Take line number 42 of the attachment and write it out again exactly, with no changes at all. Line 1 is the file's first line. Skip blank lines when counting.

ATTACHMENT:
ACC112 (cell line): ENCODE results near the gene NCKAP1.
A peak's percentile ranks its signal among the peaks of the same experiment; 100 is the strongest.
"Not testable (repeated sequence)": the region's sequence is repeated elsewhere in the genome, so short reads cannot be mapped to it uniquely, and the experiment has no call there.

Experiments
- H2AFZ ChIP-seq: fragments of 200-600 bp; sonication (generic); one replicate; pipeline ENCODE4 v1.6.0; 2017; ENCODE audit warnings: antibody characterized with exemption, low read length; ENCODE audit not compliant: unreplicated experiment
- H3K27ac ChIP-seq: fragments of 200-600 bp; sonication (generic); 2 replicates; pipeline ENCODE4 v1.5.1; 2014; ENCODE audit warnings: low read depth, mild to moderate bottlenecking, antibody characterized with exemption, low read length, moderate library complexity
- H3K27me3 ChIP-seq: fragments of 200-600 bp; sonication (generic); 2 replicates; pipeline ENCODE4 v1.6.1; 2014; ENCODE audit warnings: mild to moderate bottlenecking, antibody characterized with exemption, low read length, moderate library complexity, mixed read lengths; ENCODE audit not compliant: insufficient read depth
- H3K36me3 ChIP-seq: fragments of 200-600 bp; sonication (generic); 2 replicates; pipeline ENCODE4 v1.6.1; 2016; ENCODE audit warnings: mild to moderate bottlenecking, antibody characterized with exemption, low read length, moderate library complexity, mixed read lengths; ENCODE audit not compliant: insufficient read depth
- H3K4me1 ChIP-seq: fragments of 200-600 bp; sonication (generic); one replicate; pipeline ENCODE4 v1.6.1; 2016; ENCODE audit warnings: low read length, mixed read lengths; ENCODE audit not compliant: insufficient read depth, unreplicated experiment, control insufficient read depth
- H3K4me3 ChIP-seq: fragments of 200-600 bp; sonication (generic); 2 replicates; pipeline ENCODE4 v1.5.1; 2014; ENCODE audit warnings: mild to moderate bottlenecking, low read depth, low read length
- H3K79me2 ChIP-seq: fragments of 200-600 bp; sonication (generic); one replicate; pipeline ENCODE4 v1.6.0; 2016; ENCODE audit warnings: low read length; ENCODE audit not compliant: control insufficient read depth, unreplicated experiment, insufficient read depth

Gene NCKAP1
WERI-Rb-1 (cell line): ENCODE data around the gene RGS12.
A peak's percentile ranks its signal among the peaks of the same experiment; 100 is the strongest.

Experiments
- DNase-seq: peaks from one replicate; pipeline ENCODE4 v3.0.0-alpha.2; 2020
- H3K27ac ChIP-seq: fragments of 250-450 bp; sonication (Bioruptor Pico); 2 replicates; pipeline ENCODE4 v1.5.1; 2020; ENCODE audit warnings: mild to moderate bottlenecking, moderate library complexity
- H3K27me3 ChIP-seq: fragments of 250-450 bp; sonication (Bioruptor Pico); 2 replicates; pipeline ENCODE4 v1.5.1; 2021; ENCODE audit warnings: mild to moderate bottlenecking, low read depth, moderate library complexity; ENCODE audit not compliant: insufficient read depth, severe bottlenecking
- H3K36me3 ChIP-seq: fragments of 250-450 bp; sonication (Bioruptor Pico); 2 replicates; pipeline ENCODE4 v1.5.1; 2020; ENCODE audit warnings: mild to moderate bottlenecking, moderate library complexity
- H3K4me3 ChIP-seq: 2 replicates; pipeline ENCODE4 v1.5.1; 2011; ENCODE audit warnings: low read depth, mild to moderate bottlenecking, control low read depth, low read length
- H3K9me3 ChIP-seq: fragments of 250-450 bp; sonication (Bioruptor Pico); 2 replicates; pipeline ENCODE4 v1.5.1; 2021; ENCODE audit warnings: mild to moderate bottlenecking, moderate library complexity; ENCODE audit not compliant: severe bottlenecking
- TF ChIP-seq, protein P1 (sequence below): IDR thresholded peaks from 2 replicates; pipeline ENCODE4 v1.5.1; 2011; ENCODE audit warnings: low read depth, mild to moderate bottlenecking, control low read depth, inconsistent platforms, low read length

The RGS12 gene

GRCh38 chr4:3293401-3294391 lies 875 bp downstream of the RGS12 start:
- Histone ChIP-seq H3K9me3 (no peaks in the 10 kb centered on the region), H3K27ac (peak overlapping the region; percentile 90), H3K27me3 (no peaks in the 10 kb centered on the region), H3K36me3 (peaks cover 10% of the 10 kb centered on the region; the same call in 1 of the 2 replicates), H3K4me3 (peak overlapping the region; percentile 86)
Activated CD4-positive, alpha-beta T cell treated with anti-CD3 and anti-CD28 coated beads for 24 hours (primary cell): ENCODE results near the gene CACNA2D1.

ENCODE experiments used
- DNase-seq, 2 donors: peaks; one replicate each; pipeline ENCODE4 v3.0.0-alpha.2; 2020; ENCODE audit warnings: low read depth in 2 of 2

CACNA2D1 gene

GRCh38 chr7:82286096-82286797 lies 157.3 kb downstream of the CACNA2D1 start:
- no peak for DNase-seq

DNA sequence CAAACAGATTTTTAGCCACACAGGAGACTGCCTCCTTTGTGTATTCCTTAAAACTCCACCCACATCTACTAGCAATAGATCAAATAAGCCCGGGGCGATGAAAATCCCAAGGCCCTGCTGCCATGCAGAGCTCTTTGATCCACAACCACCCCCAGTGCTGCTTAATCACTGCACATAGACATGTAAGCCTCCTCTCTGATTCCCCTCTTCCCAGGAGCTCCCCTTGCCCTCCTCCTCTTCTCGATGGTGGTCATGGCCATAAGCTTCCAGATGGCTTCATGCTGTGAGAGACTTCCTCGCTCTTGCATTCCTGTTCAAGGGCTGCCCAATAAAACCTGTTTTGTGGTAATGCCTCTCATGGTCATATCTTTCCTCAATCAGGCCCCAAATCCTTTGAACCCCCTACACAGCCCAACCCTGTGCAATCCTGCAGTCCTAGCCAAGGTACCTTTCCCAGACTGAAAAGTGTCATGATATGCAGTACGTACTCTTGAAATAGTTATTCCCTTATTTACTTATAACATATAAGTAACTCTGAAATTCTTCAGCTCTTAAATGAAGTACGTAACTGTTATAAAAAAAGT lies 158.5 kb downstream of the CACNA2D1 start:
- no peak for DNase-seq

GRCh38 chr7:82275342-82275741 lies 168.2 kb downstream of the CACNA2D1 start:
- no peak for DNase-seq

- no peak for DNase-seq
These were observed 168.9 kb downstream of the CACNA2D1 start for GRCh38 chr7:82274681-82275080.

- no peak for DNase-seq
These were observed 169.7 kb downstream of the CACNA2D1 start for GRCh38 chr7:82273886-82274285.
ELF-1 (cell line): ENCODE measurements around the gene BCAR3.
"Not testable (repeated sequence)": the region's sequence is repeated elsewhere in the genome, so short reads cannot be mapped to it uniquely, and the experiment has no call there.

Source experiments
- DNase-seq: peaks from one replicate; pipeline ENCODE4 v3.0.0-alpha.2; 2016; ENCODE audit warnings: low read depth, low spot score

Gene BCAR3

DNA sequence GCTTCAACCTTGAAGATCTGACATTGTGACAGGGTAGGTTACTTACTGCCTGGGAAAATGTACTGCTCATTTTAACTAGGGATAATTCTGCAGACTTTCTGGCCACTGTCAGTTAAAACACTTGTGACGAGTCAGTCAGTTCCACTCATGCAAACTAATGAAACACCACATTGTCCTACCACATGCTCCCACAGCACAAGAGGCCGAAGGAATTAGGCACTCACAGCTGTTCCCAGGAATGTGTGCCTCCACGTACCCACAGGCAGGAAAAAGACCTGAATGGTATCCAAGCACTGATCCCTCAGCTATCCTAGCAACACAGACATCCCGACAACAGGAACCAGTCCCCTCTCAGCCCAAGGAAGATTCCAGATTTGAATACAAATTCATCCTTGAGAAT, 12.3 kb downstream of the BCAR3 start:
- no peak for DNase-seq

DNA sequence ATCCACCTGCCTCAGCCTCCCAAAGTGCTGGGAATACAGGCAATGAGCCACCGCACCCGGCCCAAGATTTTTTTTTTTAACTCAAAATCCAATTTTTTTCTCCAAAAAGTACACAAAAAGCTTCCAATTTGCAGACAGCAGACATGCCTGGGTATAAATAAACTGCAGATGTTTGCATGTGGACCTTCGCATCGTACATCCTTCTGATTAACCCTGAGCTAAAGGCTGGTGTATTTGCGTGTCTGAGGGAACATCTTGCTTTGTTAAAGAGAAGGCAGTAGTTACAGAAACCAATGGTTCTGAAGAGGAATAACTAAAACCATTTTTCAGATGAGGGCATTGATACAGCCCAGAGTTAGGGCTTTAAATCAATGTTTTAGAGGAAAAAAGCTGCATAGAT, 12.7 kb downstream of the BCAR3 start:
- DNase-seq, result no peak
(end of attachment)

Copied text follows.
Source experiments